Alice escapes to North Yorkshire, her husband left her after getting a young spritely receptionist pregnant, and she needs to escape. She moves into New Cottage, and it sounds perfect, albeit needing work. She pops into the town and finds a cute coffee shop hidden away where she meets Owen. Owen then gives her the number for Richard who can help with refurbishments required at her cottage. We have Margaret, an elderly lady who is Owen’s neighbour and Adam, Owen’s best friend, all are integral to the story and I loved each and every one of the characters in this book.

As we progress further into this beautifully haunting book, things start going awry, when Alice hears the incessant heartbreaking sounds of someone sobbing, but not able to pinpoint the location (cue the goosebumps). Richard and Alice see Owen in places he really couldn’t be, and secrets are kept. Things are just not what they seem in New Cottage and they test Alice and Owen to the limit. The one clue I can give is this book reminded me of one of my favourite films based in a hotel with Steve Guttenberg, Daryl Hannah and Peter O’Toole (I am not naming the film for the fear of giving too much away) but there is some likeness between the two.

I love this book is based on a real place that the author fell in love with, and from the beautiful description we are entrusted with in this book, I can easily see why. In my head this place is perfect, and the historical element had me intrigued.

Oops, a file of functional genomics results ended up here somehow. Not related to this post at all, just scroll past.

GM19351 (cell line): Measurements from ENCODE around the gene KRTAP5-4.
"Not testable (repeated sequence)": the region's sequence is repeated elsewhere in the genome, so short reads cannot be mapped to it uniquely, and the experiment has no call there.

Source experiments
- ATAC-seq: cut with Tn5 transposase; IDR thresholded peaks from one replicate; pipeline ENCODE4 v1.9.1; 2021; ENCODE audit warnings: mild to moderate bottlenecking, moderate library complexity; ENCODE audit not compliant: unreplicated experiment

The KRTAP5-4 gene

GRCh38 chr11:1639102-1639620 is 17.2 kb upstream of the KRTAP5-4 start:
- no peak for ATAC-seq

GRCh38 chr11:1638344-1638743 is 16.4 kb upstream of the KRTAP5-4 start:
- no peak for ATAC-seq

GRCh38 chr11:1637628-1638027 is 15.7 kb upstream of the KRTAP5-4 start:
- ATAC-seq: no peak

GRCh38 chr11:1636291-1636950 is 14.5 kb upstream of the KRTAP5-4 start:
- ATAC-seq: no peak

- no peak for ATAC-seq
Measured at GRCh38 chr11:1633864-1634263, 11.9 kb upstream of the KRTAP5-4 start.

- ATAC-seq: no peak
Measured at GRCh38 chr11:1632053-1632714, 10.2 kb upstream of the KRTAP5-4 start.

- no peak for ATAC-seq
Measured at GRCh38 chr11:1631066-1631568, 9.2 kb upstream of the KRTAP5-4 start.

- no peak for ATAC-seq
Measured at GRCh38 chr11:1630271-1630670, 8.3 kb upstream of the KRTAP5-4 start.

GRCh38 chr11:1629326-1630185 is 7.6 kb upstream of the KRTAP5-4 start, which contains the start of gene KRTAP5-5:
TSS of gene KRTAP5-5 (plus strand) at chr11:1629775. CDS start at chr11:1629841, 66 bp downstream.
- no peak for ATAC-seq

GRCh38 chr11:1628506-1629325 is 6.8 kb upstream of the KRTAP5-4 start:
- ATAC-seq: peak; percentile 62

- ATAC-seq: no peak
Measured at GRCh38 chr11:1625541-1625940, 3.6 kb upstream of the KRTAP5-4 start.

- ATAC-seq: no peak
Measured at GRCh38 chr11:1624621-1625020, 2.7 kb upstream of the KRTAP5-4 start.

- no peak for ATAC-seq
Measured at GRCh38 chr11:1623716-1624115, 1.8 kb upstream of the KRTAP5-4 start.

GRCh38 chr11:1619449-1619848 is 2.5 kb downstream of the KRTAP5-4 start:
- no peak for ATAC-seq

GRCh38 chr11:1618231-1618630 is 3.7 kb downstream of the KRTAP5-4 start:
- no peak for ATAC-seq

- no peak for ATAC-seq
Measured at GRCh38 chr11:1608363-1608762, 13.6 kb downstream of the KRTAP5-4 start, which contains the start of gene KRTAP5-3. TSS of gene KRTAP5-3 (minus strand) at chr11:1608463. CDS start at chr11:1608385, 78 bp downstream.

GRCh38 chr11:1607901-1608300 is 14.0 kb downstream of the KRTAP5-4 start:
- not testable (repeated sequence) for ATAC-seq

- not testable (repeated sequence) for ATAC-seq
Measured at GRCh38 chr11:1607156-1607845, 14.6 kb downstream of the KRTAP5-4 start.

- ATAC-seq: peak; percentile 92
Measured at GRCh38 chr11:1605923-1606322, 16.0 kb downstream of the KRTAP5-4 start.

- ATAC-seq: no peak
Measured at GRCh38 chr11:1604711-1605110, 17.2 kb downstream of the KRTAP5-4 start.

This book is a slow burner, but again as I gush over it, it is a  beautiful story spanning decades. When we arrive at the end of the book, I cried, the conclusion was loving, heartwarming and just a little bit tragic, but to me, perfect.  I am adding Jane’s other book the Faerie Tree to my list to read, as I absolutely love her writing.

I think this might just be one of my favourite books of the year so far.

*Thank you so much to Rachel at Rachel’s Random Resources and the author Jane Cable for a copy of this book in return for my honest and unbiased review*

If you enjoyed my review or any of my other reviews, please share it on Twitter, Facebook,  anywhere for other people to enjoy or if you fancy a chat stick a comment below. Thanks for stopping by! ♥

About Jane Cable

Although brought up in Cardiff, Jane Cable left Wales to study at the age of eighteen and has lived in England ever since. Her father was Anglo-Welsh poet Mercer Simpson so growing up in a house full of books Jane always read – and wrote. In 2011 she started to take her hobby seriously when The Cheesemaker’s House, which became her debut novel, reached the final of The Alan Titchmarsh Show’s People’s Novelist competition. She writes romance with a twist of mystery which has been published independently and through the UK ebook giant, Endeavour Press. Jane is an active member of the Romantic Novelists’ Association and a director of Chindi Authors.

In 2017 Jane moved to Cornwall and this year will become a full time author. She’s passionate about her new home, cricket, travelling and her husband of 22 years – although not necessarily in that order